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“Doorstop” is an IT term for an obsolete program or piece of equipment, or anything that might take up space in an office. The idea is that these obsolete items are nothing but expensive doorstops, and their only utility would be to hold the door open.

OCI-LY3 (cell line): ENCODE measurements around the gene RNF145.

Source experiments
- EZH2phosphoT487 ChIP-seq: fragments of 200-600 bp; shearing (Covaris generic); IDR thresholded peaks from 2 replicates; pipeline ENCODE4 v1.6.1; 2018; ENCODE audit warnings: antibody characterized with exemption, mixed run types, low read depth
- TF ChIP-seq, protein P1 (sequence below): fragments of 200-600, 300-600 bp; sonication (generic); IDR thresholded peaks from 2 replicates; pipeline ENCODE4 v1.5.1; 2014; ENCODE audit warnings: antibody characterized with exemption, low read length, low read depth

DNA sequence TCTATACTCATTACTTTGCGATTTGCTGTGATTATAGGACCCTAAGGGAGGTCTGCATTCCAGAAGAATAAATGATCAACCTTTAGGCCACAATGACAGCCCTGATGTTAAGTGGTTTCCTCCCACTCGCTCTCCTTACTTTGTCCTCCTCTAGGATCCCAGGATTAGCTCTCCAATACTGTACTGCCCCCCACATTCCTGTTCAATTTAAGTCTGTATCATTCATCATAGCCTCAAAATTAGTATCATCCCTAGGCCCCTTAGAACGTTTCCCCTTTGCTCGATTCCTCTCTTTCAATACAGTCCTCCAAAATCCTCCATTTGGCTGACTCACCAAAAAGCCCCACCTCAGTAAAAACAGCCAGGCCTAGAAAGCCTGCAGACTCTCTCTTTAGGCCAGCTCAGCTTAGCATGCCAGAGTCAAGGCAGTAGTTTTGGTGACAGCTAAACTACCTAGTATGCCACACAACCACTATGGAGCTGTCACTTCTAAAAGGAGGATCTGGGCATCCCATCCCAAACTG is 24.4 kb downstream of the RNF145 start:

One interesting detail in the use of the term “doorstop” is that some definitions refer to obsolete or useless software programs, while others apply to specific devices and peripheral accessories. For example, someone might say “they did end of support for Microsoft 2000 years ago, and now it's just an expensive doorstop.” Here, the listener assumes a metaphor – that the doorstop would be composed of the box and CD that the software came in. However, the term “doorstop” can also be applied to the types of computer devices and accessories that end up in places like Goodwill and Salvation Army. It is easier to see how these items would function as physical doorstops, and how they would have little other value.